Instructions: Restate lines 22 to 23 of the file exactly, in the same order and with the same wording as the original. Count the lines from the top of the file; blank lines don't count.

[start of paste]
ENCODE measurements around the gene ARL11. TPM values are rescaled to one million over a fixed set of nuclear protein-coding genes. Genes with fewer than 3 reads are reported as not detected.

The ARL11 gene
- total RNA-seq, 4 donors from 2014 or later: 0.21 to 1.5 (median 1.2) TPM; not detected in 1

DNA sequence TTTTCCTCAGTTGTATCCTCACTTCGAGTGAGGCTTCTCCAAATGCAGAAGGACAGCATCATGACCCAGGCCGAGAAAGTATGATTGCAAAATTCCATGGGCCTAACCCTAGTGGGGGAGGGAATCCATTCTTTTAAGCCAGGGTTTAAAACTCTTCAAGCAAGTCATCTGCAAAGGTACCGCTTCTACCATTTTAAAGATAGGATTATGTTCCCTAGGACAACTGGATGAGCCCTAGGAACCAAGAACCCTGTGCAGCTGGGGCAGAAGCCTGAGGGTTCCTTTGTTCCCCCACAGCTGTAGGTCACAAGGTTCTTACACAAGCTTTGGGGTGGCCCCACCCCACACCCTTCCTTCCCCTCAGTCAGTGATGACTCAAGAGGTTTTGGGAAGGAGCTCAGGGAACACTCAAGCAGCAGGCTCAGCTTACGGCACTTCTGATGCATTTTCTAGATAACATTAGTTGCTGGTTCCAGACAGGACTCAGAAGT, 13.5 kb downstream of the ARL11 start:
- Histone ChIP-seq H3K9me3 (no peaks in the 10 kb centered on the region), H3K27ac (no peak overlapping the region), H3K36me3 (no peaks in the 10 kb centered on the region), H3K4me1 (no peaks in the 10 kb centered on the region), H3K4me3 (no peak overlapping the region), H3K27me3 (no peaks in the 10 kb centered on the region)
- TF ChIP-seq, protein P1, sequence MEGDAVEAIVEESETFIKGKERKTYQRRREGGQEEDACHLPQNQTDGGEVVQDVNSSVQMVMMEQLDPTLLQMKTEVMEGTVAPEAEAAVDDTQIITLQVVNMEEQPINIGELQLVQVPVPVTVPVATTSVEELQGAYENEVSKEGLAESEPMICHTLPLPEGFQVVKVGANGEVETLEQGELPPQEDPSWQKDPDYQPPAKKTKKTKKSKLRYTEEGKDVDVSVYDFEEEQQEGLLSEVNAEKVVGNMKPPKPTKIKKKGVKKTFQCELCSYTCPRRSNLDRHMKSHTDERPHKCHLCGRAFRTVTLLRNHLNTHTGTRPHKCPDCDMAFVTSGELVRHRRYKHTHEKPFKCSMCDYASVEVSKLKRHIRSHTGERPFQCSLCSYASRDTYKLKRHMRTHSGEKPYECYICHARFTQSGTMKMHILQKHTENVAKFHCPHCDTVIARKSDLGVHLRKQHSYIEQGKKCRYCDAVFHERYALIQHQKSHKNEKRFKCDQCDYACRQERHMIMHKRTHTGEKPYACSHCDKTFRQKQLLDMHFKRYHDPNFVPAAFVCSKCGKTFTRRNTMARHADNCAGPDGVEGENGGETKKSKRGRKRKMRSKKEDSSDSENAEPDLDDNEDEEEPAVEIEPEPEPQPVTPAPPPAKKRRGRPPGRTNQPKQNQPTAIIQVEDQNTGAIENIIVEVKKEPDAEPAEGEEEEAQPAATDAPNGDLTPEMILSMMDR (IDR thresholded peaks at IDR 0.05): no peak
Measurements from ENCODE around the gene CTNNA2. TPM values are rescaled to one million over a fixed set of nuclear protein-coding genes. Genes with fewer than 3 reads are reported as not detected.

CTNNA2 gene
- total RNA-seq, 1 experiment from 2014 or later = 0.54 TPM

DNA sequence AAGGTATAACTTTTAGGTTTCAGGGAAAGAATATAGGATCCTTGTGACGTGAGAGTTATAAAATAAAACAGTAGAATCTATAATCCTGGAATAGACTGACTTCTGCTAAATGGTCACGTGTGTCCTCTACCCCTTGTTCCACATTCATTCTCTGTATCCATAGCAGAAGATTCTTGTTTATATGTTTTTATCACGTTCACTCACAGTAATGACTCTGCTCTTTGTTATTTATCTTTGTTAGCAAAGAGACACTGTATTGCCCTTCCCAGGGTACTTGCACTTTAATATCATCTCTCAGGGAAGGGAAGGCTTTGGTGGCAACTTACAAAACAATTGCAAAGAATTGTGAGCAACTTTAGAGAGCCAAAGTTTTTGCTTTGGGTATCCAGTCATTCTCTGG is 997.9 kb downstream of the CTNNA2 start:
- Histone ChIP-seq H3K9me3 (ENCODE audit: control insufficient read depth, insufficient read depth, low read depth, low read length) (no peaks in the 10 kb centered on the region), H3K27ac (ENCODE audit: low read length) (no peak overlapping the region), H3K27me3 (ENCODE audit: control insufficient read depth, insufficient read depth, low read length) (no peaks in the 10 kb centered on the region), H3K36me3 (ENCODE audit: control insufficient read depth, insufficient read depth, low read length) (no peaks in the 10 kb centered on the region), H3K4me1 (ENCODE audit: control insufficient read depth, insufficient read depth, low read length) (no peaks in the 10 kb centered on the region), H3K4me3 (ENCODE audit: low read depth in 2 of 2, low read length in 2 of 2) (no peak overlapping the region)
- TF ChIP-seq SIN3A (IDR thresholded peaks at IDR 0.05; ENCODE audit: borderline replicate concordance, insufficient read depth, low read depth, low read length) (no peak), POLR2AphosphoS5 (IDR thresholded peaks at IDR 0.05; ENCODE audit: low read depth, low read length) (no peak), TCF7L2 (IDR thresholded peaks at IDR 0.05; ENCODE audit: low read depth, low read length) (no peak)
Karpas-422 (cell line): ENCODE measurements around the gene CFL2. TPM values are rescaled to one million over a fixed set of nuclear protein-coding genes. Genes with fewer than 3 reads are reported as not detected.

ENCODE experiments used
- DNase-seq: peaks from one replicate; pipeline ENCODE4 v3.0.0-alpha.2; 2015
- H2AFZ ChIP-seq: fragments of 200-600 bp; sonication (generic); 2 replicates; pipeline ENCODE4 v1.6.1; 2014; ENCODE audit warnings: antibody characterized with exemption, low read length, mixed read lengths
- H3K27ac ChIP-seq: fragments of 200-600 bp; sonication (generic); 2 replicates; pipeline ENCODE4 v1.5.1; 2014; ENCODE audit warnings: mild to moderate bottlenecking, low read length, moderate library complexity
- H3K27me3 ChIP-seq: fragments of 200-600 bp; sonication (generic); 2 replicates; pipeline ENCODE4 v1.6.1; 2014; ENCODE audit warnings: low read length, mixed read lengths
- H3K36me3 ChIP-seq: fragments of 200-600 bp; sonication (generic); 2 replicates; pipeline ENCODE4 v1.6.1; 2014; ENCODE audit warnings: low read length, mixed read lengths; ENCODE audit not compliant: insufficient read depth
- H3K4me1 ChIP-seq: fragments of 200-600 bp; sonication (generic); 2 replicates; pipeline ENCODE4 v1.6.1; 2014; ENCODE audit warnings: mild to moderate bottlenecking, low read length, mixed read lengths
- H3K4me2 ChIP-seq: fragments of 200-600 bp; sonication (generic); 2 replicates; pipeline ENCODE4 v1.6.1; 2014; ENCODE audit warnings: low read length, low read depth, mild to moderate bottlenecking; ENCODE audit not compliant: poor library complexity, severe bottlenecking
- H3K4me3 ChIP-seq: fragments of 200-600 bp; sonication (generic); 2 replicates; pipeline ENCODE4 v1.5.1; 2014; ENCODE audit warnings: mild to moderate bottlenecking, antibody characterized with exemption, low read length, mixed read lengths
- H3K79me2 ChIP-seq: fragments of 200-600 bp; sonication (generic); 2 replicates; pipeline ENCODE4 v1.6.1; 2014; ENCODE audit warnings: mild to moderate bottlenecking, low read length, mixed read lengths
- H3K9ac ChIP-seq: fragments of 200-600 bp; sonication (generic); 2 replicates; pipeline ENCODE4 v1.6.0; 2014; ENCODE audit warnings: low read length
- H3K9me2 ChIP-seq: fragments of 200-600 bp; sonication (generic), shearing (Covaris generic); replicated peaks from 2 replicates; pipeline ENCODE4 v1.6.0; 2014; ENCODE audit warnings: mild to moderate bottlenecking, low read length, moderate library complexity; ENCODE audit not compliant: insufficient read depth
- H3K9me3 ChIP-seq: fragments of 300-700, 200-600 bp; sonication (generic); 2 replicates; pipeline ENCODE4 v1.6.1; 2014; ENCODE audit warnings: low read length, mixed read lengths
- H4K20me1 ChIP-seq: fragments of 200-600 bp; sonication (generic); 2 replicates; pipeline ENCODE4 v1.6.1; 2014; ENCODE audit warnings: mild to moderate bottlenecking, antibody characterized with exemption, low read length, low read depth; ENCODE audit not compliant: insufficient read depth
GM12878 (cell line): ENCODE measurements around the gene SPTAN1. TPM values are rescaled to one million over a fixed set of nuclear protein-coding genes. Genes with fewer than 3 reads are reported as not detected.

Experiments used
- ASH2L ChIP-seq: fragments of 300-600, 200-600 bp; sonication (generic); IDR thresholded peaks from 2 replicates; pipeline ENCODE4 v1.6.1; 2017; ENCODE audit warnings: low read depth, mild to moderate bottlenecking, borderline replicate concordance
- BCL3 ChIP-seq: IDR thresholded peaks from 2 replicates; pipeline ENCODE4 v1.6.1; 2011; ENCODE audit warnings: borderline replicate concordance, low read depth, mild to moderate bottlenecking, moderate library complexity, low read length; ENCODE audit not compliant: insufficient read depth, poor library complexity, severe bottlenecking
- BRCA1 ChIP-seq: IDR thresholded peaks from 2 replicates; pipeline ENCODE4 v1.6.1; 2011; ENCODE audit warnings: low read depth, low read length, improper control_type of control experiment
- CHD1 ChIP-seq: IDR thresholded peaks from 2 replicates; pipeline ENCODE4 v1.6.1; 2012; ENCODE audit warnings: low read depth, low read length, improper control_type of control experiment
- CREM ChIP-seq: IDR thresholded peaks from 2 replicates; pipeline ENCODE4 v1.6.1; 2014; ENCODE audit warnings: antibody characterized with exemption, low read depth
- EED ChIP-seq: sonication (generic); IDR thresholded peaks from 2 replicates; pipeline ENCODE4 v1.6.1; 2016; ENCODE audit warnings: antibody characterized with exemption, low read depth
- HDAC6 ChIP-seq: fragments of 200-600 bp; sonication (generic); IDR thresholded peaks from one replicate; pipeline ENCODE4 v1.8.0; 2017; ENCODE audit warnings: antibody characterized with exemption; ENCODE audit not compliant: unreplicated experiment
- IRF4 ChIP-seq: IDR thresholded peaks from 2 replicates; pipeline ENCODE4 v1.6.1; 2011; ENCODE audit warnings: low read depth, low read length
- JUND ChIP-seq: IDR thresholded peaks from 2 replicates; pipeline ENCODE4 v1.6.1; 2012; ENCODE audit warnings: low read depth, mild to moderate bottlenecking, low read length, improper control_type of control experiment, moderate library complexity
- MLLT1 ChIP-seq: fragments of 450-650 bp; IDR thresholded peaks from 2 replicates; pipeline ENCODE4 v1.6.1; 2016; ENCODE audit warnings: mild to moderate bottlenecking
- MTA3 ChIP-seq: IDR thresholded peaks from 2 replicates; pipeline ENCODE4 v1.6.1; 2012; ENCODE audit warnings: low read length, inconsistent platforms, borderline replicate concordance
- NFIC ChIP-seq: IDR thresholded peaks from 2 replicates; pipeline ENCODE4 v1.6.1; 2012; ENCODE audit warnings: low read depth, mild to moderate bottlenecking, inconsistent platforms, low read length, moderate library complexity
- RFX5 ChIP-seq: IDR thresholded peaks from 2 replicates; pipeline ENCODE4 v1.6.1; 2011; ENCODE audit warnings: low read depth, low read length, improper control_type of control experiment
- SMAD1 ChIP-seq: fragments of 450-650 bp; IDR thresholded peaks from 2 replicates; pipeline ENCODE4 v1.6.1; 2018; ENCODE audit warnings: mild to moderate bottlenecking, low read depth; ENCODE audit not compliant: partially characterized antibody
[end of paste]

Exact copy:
- H3K4me3 ChIP-seq: fragments of 200-600 bp; sonication (generic); 2 replicates; pipeline ENCODE4 v1.5.1; 2014; ENCODE audit warnings: mild to moderate bottlenecking, antibody characterized with exemption, low read length, mixed read lengths
- H3K79me2 ChIP-seq: fragments of 200-600 bp; sonication (generic); 2 replicates; pipeline ENCODE4 v1.6.1; 2014; ENCODE audit warnings: mild to moderate bottlenecking, low read length, mixed read lengths